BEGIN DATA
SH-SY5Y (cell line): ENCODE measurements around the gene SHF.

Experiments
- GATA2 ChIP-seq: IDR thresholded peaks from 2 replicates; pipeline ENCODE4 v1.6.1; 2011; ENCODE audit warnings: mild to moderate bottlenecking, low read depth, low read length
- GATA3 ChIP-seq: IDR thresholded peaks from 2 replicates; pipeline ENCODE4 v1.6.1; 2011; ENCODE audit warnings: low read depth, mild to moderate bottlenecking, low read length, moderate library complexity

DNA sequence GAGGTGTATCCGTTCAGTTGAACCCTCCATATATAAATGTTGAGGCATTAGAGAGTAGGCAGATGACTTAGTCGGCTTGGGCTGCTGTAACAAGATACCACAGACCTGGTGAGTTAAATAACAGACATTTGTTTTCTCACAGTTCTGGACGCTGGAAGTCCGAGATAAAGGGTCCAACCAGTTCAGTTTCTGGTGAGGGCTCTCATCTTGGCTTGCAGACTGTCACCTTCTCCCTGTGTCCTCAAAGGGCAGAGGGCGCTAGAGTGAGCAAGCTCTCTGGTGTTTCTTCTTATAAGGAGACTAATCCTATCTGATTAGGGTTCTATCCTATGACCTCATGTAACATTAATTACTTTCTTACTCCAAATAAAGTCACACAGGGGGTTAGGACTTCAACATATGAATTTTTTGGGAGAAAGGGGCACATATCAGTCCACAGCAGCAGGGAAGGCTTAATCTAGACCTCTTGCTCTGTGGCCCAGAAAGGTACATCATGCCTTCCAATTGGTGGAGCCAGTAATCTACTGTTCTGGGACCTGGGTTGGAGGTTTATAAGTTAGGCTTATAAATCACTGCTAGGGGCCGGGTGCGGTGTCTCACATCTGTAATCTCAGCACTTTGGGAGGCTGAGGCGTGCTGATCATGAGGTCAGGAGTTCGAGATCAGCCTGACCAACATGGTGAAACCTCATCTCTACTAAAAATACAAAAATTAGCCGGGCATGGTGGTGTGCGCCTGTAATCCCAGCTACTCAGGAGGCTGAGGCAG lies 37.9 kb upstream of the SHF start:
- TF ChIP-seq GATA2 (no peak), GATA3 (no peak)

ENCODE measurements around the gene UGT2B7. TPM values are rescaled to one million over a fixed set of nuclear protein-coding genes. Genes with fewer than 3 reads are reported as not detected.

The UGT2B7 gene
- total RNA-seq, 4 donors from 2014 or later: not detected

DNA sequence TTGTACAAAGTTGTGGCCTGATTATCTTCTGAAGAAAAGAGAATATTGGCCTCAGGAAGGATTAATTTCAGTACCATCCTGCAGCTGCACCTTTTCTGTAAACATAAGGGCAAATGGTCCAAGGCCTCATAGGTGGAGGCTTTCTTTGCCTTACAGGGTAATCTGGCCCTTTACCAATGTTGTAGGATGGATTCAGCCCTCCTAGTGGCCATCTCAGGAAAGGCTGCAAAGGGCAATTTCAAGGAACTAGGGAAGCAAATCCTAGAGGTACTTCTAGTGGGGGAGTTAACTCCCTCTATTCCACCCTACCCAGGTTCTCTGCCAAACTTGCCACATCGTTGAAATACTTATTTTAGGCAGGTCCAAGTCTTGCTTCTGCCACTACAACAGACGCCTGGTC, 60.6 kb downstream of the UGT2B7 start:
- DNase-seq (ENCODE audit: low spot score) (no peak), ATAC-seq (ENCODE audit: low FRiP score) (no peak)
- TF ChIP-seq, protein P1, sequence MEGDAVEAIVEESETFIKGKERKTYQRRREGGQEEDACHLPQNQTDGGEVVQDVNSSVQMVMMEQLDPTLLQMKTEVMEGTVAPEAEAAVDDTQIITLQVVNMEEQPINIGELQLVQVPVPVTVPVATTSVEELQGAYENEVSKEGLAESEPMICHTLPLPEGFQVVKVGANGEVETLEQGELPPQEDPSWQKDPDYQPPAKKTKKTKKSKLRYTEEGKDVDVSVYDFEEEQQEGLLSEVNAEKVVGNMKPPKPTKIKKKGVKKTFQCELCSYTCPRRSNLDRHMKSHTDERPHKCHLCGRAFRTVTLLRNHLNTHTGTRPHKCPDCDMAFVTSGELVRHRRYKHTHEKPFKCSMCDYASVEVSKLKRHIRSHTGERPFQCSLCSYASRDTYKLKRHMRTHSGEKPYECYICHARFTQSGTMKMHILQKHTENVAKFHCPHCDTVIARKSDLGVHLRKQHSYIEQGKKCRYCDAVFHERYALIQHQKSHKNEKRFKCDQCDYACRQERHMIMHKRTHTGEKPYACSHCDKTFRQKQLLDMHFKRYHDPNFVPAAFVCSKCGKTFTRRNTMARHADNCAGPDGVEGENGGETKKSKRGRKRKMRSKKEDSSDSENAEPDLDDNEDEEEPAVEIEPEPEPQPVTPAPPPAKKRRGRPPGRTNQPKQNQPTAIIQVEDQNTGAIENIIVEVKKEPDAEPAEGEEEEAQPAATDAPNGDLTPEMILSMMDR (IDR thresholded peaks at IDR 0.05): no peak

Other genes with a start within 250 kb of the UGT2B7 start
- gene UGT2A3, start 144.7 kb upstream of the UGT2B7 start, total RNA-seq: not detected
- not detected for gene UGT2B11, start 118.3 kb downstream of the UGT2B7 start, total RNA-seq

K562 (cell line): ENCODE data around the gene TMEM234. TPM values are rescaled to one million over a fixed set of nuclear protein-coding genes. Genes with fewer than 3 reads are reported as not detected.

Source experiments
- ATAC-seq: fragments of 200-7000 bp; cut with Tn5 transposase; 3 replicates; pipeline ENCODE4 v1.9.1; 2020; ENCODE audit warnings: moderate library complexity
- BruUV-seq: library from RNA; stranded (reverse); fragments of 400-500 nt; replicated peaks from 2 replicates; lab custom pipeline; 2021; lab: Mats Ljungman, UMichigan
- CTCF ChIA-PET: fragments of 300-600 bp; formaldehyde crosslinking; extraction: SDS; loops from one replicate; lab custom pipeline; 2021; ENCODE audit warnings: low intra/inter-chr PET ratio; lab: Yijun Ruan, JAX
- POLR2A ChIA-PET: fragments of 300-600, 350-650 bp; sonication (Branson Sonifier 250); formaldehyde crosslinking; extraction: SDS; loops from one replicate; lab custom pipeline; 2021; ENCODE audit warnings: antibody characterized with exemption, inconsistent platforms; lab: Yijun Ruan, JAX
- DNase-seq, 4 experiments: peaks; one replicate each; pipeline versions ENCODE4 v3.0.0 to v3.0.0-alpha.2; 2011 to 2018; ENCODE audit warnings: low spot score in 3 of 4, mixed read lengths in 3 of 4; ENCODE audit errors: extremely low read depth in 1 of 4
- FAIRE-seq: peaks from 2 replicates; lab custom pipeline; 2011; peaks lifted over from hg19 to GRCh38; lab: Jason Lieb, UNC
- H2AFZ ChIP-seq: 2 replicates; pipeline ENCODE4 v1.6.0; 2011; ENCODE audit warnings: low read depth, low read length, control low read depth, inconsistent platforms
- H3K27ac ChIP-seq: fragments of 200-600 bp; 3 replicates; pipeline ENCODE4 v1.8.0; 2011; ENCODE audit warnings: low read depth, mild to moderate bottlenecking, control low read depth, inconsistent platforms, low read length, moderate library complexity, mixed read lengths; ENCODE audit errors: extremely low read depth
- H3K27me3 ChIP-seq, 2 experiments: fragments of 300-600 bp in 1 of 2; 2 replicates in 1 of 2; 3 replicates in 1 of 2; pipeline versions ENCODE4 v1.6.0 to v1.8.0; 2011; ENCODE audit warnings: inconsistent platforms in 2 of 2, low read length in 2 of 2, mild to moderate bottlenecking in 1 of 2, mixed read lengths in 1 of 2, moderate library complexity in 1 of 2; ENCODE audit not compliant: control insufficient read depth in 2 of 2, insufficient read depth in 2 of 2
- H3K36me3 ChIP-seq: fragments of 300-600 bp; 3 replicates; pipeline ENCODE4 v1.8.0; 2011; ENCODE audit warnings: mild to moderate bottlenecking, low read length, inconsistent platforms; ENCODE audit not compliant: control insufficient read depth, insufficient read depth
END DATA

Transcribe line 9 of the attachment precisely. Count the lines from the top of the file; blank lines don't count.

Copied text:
- total RNA-seq, 4 donors from 2014 or later: not detected